Tuesday, March 3, 2009

Struggling Celebrities in the Forest Lake/Ham Lake Area—The Carlos Avery Wolves

On a frigidly cold Saturday afternoon, a week or so before Christmas, my family and I took an opportunity and dropped by the Wildlife Science Center(WSC). We are fortunate to live quite close to this animal sanctuary and drive past its entrance just east of Lexington on Broadway daily. We made the stop after hearing that the center was struggling to make ends meet in the poor economy. They were having an open house to educate the public on their work as well as their plight.

According to the center’s website, they currently have quite menagerie of animals that call the Wildlife Science Center home. These Minnesota Wild animals include:

  • 43 gray wolves
  • 10 red wolves
  • 5 hybrids
  • 2 Lynx
  • 1 red fox
  • 1 skunk
  • 1 porcupine
  • 7 birds of prey
  • 3 bears
  • 2 gray fox
  • 3 raccoons
  • 2 New Guinea Highland Dogs
On our visit we were told that the dogs had the job of running around the yard in an effort to provide exercise for the wolves.

We took bit of a self guided tour but also stopped and talked for awhile to one of the volunteers. She pointed out to us the wolves, Truck and Growly Pants, that were the stars of the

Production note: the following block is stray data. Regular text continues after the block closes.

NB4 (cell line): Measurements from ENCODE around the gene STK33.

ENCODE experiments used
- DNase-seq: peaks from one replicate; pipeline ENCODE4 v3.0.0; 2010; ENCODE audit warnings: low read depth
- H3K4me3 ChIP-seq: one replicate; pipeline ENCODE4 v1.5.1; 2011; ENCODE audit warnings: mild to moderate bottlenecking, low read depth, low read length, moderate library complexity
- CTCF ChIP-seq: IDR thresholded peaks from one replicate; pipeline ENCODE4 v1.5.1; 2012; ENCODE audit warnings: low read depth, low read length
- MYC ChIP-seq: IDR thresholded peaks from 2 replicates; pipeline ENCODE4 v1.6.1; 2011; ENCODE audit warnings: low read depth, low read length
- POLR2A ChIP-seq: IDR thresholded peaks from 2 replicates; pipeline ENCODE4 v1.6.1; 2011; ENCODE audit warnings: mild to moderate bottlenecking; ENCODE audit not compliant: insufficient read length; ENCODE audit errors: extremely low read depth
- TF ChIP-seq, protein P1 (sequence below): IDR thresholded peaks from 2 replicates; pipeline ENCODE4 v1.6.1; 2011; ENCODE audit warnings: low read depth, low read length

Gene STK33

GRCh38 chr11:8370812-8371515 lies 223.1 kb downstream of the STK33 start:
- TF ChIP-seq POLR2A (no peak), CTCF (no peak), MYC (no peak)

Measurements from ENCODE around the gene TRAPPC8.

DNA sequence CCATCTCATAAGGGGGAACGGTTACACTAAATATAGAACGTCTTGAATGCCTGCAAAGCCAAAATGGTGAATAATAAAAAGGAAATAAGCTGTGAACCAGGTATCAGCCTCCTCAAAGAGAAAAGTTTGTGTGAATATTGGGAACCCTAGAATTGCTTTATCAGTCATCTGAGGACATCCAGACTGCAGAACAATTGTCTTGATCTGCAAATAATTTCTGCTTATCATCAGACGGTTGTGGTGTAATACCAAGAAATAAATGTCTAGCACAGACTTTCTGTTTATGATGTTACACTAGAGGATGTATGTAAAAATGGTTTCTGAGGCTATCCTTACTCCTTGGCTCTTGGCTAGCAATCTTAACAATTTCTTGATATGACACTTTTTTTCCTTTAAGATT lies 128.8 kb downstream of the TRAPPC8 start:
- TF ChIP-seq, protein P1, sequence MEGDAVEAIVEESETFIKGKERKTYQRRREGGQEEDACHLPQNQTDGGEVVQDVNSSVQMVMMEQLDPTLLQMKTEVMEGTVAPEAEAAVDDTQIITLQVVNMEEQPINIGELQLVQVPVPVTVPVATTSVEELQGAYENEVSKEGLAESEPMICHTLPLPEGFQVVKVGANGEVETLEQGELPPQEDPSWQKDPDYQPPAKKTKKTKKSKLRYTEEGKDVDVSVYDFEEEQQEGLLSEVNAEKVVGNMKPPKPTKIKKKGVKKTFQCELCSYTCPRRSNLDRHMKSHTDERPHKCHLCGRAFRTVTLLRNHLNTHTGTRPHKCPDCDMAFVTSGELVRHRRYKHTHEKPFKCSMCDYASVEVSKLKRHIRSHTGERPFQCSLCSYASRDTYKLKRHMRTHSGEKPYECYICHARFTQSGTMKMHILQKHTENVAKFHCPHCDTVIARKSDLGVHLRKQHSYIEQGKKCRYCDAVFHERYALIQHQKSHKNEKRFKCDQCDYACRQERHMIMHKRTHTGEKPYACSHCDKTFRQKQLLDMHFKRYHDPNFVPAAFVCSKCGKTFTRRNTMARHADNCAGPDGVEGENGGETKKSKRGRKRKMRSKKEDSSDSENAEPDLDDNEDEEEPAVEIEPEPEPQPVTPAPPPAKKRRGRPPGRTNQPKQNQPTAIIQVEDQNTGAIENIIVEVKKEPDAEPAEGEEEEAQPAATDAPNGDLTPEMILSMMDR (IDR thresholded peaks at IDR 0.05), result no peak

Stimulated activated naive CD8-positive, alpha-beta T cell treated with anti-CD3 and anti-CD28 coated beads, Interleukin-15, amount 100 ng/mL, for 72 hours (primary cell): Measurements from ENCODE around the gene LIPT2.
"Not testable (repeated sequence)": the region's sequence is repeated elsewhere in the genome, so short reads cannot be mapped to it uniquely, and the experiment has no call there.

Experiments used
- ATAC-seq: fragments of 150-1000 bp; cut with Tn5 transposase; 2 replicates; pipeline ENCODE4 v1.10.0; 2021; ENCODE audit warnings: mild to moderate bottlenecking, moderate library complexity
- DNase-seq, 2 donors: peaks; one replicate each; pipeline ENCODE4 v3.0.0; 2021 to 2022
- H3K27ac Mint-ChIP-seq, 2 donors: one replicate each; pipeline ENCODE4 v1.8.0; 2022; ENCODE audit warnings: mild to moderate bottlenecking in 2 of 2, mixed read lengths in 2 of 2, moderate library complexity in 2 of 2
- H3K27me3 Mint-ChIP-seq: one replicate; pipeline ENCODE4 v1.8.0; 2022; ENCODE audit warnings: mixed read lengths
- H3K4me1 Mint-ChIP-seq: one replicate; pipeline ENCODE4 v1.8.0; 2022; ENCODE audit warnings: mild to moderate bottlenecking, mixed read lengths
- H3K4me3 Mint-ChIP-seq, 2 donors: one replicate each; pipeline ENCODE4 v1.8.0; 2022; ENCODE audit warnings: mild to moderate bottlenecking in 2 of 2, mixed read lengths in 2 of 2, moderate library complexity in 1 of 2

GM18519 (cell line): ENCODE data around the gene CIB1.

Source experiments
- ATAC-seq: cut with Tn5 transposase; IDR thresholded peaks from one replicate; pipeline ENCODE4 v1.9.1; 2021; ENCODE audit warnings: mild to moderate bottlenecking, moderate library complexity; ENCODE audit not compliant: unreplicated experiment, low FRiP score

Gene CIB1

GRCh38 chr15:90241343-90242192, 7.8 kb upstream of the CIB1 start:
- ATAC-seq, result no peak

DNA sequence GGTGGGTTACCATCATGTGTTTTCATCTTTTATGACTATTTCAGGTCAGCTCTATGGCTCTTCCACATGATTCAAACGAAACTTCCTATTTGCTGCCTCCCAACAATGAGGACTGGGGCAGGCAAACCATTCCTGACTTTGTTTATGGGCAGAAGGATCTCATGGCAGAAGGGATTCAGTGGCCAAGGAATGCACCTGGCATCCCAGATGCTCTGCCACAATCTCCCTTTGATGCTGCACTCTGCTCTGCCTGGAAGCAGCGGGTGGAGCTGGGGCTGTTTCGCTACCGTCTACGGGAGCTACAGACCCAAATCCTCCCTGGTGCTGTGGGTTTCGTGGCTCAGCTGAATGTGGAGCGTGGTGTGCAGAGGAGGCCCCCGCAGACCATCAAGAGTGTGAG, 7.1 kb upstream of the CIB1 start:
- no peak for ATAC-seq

Animal Planet special, “Growing Up Wolf”. Another notorious wolf resident was relocated from up north to the WSC after attacking Minnesota Explorer, Will Steger’s dogs. If not for the sanctuary, the wolf would have been most likely put down. We asked about the dogs and were told that they were resident to keep run around the outsides of the cages and exercise the wolves as they would chase them.
As we continued to walk around the center, we marveled at the differences in the wolf packs. Suddenly, we don’t know what started it but all heck broke loose and all of the wolves started racing around their enclosures and howling. It went on for several minutes and was hilarious! I have heard this sound many times before in my front yard about 3-4 miles away but never was at the center of it all.

Every weekend there is an opportunity to stop by and tour the Wildlife Science Center and see the animals. About once a month there is a special event with fun names like the Canine Carnival and Howl-O-Ween. From school field trips to the summer Wolf Camp, the center serves as a wonderful scientific resource within our community. If you would like to learn more about the WSC and how you can help the wolves, visit the WSC website and donation wish list.

Copyright 2009 terieckholm.com